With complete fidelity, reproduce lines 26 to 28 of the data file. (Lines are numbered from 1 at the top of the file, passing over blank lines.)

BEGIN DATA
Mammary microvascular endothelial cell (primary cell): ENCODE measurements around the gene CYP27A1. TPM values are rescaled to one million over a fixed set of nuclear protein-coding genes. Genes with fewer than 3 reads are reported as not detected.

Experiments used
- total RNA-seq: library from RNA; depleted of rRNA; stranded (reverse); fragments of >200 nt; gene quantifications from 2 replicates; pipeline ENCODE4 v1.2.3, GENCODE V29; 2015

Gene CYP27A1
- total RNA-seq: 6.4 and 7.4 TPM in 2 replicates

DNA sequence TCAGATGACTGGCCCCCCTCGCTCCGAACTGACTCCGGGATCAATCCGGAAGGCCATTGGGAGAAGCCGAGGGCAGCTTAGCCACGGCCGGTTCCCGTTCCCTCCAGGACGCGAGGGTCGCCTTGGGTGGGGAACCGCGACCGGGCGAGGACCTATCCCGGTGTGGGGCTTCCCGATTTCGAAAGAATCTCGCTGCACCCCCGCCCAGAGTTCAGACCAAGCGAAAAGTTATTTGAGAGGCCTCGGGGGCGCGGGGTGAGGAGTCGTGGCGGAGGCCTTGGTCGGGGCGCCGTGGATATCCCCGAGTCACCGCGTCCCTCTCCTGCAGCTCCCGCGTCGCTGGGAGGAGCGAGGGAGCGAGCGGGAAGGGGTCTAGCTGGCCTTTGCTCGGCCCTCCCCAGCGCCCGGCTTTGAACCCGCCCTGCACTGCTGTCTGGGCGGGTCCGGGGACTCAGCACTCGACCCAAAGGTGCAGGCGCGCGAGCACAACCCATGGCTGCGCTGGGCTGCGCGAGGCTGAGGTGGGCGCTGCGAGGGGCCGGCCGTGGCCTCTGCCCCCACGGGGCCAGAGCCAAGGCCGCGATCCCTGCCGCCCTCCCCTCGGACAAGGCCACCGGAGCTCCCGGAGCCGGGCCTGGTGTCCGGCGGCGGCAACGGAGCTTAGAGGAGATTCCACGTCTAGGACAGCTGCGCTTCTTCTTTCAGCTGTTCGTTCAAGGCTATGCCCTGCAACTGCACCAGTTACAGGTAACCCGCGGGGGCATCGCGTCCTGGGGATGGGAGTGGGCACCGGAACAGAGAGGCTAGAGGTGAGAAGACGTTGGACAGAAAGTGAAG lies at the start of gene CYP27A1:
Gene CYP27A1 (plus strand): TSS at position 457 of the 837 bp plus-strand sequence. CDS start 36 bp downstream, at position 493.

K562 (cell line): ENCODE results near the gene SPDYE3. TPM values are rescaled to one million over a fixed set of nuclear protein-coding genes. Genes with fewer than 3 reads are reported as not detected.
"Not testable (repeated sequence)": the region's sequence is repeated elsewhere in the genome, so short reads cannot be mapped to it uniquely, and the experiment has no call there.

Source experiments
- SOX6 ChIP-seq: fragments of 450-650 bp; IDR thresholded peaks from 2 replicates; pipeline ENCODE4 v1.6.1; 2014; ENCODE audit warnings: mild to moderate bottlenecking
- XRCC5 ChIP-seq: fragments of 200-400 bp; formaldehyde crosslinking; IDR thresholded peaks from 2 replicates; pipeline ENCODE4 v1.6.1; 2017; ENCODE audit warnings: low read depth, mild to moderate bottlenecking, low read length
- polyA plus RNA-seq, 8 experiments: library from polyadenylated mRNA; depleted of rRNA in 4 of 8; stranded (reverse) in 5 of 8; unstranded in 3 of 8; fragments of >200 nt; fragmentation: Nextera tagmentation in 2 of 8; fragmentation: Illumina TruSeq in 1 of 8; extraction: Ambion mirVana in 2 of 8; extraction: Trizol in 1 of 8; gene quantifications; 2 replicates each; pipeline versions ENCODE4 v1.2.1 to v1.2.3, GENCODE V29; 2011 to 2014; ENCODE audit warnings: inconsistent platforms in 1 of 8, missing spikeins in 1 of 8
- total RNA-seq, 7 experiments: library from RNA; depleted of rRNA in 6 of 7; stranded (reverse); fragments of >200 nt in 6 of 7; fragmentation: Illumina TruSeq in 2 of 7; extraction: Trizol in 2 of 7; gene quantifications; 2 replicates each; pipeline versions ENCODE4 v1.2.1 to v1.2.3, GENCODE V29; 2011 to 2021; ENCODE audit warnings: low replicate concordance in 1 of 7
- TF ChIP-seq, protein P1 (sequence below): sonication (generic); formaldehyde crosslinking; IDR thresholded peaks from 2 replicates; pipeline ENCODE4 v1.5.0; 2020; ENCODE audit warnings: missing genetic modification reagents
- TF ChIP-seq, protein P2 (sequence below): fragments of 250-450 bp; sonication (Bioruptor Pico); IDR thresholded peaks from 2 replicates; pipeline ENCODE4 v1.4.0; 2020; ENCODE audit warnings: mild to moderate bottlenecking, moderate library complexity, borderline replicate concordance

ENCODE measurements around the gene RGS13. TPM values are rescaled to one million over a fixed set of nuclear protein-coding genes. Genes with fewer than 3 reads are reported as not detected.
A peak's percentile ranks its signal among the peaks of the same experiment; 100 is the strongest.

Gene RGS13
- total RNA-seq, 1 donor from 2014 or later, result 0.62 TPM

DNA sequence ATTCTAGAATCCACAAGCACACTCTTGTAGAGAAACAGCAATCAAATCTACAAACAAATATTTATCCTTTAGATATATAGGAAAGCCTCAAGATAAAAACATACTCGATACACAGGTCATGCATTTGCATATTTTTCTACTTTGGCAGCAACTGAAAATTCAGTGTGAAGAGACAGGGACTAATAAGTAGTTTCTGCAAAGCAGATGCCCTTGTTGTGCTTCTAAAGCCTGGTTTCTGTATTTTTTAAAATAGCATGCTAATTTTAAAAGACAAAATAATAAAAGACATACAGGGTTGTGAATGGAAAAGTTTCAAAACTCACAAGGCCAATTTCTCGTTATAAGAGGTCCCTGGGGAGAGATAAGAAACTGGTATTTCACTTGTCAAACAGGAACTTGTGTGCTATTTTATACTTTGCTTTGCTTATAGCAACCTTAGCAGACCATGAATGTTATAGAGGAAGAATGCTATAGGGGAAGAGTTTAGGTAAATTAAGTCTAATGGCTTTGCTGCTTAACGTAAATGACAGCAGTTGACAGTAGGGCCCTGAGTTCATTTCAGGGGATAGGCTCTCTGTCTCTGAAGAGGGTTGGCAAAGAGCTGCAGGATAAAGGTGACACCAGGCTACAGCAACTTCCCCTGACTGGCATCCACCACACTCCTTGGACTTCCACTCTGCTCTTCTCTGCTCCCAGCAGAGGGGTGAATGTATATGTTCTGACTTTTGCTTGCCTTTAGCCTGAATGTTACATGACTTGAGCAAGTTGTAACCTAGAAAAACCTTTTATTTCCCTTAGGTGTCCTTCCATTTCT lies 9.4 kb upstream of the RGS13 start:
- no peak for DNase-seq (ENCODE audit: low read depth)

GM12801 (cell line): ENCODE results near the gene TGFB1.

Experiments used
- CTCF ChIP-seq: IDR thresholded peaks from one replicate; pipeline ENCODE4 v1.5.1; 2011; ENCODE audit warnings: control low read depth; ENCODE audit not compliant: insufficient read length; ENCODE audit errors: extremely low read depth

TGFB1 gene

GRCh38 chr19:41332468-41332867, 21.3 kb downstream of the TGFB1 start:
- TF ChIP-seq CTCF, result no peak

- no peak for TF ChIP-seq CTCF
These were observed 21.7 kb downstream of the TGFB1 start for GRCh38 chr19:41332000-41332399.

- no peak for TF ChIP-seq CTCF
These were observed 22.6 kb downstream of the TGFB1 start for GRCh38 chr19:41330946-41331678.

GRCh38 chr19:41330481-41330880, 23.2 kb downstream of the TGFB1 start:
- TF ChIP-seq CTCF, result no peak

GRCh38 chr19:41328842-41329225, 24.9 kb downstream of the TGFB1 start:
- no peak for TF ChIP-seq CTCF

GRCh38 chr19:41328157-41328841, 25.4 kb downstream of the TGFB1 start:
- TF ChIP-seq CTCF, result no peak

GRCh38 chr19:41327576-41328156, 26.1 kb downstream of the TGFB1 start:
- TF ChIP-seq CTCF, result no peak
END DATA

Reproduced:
TGFB1 gene

GRCh38 chr19:41332468-41332867, 21.3 kb downstream of the TGFB1 start:
- TF ChIP-seq CTCF, result no peak